it's just gone midnight..…
…when you read this, it will officially bee the first day of spring! …yay…
1. Set-up your inspection sheets
*We have easy-to-use hive inspection sheets available free
2. Record your findings – this gives you good reference especially if you have more than 1 hive
*Use you inspection boards to see whats going on, then plan for a full inspection on a sunny day
3. Check mite levels
*as its the start of the season consider treating straight-away because you will be getting a huge increase in your Bee population so mites can quickly build-up and then BAM ! …your hive dies.
what tools do you need?
- A good hive tool
- Inspection boards and food grade oil ( mites get stuck so you can count them easily )
- Bee Suit
- A good book on disease identification “Control of Varroa – A Guide for New Zealand Beekeepers” by Mark Goodwin & Michelle Taylor (Ministry of Agriculture and Forestry)
what do you need to check?
– is your queen laying well?
– what is in the cells?
Pollen? Nectar? Capped-honey? Eggs? How old? Larvae? How old? Capped brood? Mould?
– in what health are your Bees?
Good wings? Good beehaviour? Are the larvae white and well-formed?
– are the capped cells sitting well and not sunken? … not dark?
*Consider the age of your comb – old comb can hide viruses, best to replace in the 3rd year
what things will bee coming-up?
Make sure you have your treatments at the ready, we recommend using organic and non-synthetic treatments. Research shows that varroa destructor are resistant to synthetic treatment and by using synthetic treatments, you will contribute to the varroa becoming more resistant …oh and also you don't want your honey to have synthetic residue in it – do you?
Eg: we use organic treatments such as – ApiLifeVar, recommended in warmer weather, vapourising with oxalic acid works all-year round, each requiring 3 treatments every 7 days = 21 days ( you could do an extra treatment to cover new eggs in cells = 28 days )
*users of vapourisers are recommending leaving the hive closed ( after turning the vapouriser off ) for 10 minutes ( not 2 mins as previously recommended ) – something new our followers have shared with us and we support their recommendation – thanks guys : )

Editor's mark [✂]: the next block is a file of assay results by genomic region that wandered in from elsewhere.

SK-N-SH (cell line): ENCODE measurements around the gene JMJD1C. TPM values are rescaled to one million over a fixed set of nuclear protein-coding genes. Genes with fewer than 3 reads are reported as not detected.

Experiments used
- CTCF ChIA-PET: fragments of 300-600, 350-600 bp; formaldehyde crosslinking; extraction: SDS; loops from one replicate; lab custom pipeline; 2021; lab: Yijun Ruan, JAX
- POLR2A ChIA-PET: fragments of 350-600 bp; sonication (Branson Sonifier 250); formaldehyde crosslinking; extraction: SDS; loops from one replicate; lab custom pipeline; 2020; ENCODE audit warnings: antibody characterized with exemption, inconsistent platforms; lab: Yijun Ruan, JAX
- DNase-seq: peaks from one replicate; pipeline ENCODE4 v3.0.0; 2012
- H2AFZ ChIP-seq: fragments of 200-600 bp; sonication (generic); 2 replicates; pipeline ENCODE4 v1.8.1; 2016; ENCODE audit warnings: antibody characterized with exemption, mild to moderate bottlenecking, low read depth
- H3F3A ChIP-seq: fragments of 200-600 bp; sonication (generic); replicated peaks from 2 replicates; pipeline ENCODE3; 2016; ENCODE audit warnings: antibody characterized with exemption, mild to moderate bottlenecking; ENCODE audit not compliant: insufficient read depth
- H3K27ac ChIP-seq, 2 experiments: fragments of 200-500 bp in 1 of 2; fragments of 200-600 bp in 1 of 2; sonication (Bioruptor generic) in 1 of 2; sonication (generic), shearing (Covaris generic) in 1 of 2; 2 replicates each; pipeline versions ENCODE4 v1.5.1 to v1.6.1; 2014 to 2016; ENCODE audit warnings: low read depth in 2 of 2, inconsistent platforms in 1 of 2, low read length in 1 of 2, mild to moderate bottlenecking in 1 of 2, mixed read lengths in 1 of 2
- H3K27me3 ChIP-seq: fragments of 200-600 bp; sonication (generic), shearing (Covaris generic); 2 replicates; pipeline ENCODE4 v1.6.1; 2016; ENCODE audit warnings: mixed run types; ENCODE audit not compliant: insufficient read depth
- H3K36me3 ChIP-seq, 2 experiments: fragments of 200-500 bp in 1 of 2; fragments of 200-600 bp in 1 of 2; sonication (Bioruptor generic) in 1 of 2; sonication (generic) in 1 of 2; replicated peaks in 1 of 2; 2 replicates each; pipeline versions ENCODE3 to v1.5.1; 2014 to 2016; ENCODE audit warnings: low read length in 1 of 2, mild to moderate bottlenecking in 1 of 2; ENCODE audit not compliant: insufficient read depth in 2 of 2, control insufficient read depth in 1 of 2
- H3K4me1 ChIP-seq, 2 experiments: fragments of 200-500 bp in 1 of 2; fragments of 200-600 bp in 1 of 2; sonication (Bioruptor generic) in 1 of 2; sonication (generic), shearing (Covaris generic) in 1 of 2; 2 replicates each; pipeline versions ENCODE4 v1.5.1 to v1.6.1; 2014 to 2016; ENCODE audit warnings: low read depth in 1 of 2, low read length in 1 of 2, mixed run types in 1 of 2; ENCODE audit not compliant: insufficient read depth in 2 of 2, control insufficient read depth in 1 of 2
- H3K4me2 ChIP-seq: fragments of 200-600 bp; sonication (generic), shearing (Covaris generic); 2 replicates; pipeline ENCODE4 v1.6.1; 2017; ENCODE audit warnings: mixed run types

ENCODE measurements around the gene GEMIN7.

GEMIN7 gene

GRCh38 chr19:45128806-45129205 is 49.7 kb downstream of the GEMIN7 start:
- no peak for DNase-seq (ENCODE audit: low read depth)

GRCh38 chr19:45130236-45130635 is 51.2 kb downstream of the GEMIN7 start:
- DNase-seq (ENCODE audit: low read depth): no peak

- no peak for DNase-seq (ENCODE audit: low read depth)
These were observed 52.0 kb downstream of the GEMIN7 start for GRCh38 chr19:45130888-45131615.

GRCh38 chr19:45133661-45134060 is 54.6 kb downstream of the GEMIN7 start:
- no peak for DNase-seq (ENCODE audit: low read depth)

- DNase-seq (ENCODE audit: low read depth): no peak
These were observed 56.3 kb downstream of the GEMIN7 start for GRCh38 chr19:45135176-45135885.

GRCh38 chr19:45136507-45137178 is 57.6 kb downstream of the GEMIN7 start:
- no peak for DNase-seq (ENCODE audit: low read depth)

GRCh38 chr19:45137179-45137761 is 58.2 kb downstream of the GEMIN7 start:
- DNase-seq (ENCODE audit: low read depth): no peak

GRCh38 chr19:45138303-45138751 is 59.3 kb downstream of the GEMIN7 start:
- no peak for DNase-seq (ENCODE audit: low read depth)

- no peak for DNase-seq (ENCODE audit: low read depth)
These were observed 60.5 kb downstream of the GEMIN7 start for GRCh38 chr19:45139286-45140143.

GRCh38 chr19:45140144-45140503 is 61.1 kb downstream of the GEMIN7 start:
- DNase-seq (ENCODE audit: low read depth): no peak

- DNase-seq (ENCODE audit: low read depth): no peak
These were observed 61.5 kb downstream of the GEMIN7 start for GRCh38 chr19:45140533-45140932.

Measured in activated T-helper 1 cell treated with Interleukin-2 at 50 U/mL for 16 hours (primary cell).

> You can also use an oxalic and sugar syrup dribble method, applied by way of dribbling liquid in-between frames on to the Bees – not my fav however Paul Brown at Auckland Bee Club makes-up easy to use bottles pre-mixed and ready-to-go
*it is recommended that you treat every 3 months and vary your types of treatments especially if you have a new hive
what other methods can be used to manage varroa destructor?
We will go into this more next week
* hint = integrated
have you got some methods you use?
….let us know we'd love to hear your ideas
oh and don't forget another PODCAST coming up soon….yeehaaa
Enjoy Spring 2013 & happy beekeeping
Its the kiwimana buzz…
She loves New Zealand native flora and fauna, her fav is the Kowhai...with Manuka honey close second ; )
Some of you may know that Margaret is a qualified Life Coach, she trained through the Coaching Academy in London and holds DipPC.Adv.
Latest posts by Margaret Groot (see all)
- Sick Bees Varroa problem – Remedial action for Deformed Wing Virus using OAV - September 3, 2018
- How to Prepare Your Bees for Autumn - March 22, 2018
- What are the 3 basics to start beekeeping? Part 3 – 6 Essential Pieces of Info About Beekeeping - August 9, 2017